Love this recipe. Couldn’t find pearl onions so used drained pickled pearl onions. Worked like magic.
I made this the other day in my Dutch oven. Amazing! I skipped the “strain/ boil gravy” step entirely since it was plenty thick enough as is. Maybe because my Dutch oven is big and oval shaped, allowing more surface area to come in contact with the air? Anyways, we will definitely be making this exact recipe again. Preparing the mushrooms separately was a nice touch since they had a different flavor than the rest of the food but still went together perfectly.
This was the first ever recipe I used a Dutch oven for and it made me super enthusiastic about trying more recipes! Thank you for the easy to follow instructions.
I’ve always wanted to try making this since I saw Julie & Julia and I’m so glad I found your version! I don’t have a pot I can put into the oven (as tradition) so I’m so thankful to see there’s a stovetop version. Thank you for taking your time to do this and for sharing it! Really can’t wait to give this a go! 🙂
So freaking good! ! Not being able to dine at my hubby and I favorite French restaurant during COVID, I wanted to surprise him and make our favorite dish there. I’m not a cook at all ( he does most cooking or we order out ) and this was very easy to follow. The flavors were amazing! I was planning on cooking it in the crock pot, but time got the best of me. I made it on the stovetop and it was great, but not tender enough. I will for sure try the crock pot version ASAP! Thanks so much for this amazing recipe.
Faith Donald says
I used the stove top method. This recipe is highly recommended. Slight variations – 2 large carrots (I wish that I used more), 2 stalks celery, 3 prunes cut in small pieces to add a bit of sweetness, no pearl onions, sauteed the tomato paste in the pan and then added the liquid, removed the lid for the last hour of cooking – it thickened nicely with no need to strain the contents. I just pulled out the thyme stems near the end of cooking. Served with mashed potatoes and a baguette – delicious! Thank you.
This was my first time making this and I want to thank you big time for the amazing video, clear instructions and everything!! You’re fantastic – but mine came out dry 🙁 somewhere I did something wrong and I can’t figure out what it was!! The only thing I can think of is maybe the pre-cut stew beef from the store wasn’t great? I chose a $20 Pinot noir and used 3 cups of it, and 2 cups of beef broth. I did 3 hours in the oven at 350 and when I pulled it out, most of the liquid was gone and I had about half a cup of ‘gravy’ in the strainer, so I just added more beef broth to the gravy and let it simmer on the stove to thicken it – any tips? Was this supposed to taste kind of beef stew-y or was that my bad choice in the meat part lol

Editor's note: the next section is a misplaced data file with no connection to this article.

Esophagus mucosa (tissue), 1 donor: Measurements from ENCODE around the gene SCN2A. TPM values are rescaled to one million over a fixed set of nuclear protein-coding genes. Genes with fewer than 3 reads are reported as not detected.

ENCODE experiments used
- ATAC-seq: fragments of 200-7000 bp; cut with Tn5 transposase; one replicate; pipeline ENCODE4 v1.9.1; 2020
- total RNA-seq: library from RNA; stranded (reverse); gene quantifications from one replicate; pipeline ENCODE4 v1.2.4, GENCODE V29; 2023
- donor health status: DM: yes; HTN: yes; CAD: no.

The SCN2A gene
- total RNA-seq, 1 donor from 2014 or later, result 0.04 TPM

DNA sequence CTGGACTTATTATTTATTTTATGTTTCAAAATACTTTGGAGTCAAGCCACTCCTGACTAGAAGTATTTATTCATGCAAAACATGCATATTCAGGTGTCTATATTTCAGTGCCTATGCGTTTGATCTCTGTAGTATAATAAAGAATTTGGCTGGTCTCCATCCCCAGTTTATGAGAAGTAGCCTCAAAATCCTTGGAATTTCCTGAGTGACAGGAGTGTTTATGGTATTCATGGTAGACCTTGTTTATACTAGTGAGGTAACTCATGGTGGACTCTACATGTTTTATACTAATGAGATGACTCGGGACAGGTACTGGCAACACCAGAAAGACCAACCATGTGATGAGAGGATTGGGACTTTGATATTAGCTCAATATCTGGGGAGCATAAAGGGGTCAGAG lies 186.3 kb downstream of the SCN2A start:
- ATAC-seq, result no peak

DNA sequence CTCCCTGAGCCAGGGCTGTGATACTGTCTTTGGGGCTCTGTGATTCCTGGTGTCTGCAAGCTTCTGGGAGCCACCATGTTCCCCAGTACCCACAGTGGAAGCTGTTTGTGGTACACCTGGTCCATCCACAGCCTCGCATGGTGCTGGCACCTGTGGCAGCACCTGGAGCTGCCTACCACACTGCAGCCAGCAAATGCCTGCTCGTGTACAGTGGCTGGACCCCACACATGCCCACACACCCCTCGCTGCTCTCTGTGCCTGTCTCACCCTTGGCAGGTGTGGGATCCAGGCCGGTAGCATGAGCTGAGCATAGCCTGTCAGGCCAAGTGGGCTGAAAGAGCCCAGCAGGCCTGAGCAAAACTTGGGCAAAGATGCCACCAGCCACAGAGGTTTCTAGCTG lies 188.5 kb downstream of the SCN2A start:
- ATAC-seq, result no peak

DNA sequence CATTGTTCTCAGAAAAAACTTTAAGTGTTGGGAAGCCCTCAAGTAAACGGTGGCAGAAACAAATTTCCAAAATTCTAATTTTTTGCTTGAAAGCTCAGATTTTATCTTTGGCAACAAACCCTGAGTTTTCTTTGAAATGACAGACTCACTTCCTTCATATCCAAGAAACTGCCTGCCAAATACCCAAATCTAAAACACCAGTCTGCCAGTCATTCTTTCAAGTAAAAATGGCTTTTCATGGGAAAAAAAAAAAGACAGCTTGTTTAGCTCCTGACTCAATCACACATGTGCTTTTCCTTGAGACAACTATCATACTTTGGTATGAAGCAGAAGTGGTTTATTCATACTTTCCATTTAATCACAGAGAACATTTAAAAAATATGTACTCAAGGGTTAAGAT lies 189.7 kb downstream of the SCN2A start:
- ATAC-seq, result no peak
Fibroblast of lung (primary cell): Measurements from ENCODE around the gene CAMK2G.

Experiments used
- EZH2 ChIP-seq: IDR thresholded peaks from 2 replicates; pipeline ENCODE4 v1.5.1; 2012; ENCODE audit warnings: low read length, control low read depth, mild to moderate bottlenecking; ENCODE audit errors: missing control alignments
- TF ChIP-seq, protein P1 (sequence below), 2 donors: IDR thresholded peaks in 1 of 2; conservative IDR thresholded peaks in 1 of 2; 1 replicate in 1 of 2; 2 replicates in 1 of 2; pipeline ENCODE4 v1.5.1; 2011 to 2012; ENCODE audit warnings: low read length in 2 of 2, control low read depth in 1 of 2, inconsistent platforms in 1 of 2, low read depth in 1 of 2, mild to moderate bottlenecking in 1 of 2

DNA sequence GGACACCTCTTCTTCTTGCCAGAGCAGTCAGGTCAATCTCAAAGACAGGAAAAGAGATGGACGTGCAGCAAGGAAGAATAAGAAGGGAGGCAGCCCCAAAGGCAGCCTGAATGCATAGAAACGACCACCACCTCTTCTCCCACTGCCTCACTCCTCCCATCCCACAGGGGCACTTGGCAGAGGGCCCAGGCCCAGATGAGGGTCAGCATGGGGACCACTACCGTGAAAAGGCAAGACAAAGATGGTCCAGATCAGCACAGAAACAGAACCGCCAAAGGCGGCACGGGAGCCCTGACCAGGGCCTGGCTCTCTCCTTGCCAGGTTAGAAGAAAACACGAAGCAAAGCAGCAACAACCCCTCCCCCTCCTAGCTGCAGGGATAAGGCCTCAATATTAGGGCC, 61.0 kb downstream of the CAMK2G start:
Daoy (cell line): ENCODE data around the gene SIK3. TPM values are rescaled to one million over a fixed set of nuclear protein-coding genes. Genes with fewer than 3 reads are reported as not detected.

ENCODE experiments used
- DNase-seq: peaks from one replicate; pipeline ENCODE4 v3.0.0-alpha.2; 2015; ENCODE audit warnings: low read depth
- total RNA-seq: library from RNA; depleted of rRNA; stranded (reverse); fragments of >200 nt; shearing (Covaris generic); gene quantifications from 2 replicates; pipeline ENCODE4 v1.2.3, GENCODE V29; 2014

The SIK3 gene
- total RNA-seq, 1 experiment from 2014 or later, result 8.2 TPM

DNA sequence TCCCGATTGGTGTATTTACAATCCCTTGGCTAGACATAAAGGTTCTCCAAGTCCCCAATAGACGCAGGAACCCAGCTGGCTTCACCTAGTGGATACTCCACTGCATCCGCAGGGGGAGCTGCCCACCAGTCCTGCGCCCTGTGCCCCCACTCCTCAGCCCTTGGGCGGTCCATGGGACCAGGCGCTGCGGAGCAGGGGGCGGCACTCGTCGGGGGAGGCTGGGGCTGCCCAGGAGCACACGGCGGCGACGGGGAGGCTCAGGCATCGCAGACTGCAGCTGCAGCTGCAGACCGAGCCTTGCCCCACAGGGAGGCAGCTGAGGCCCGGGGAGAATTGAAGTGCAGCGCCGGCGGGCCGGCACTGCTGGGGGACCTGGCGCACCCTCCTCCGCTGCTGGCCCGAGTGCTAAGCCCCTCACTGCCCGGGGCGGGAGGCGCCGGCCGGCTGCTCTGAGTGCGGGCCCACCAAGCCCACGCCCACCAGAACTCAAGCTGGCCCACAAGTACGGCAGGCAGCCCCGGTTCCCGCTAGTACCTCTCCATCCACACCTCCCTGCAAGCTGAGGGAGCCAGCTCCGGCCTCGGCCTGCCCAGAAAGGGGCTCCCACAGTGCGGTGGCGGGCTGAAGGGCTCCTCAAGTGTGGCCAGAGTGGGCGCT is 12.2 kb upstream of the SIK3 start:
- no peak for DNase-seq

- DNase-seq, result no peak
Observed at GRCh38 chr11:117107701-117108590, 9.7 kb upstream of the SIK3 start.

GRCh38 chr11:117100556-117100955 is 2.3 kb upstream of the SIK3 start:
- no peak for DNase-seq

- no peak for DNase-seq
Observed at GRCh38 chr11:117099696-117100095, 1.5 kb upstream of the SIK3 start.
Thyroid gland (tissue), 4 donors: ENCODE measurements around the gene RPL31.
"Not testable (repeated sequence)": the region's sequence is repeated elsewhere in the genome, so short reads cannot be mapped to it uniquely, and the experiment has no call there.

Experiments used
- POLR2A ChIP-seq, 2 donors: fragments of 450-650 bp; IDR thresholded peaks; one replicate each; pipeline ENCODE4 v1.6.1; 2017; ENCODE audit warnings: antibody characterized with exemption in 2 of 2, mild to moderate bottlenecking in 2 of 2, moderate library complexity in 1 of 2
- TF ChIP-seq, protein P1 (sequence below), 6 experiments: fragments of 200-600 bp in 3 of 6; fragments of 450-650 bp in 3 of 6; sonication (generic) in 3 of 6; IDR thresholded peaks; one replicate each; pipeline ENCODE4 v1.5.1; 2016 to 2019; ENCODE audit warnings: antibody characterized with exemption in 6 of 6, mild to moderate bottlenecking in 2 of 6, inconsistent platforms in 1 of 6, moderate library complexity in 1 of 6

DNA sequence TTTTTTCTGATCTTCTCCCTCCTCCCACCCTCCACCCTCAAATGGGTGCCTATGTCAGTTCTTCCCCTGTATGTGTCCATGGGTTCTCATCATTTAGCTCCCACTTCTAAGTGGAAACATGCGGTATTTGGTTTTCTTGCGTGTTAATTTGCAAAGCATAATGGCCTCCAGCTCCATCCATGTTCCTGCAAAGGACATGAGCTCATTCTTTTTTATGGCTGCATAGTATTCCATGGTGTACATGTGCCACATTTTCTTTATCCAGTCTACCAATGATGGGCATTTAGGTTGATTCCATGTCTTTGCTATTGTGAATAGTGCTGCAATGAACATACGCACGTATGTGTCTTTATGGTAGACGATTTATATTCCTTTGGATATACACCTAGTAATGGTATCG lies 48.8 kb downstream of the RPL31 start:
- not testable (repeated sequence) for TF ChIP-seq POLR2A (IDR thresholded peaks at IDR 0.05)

I would think that your pot didn’t seal well or the lid has a vent maybe? Over that long a period of time a lot of moisture can escape while it’s simmering in the pot.
Jones Family says
This recipe is incredibly good. Although mine seemed to come out with a little less liquid after sitting in the oven for 4 hours at 350, adding the rest of the beef stock seemed to work perfectly. I paired it with mashed potatoes, a loaf of french bread, generous amounts of butter, and a 2017 Louis Jadot Pinot Noir.
My first time making or having bourguignon. Due to allergies, I subbed pork shoulder in for the beef and roasted red pepper purée for the tomato paste. It came out very well and honestly with the richness of the sauce, it was like eating beef. My pearl onions cooked down into nothing after 4 hours at 300 degrees, so perhaps adding them later in the process (maybe 2 or 3 hours in) would stop that from happening while still infusing them with good flavor. All in all, it’s a great recipe.
amy day says
Made this last night and it was delicious. I didn’t really understand the point of straining the beef in a colander after cooking, so I simply removed the bay leaves. I was left with very little liquid so just added a bit more beef stock at the end with the mushrooms. When I make again I will probably adjust heat to 325 and cook closer to 3 hours versus 4.
This is honestly the BEST thing I have EVER eaten. So intense and complex yet down to Earth and homey. The depth of flavors in this dish were so complex and diverse at the start of the simmer but by the end they had melded together in an absolute symphony of culinary artistry and gastromonic ecstacy. I used a beautiful cut of chuck and a midrange Pinot Noir in this and it was heaven. AMAZING!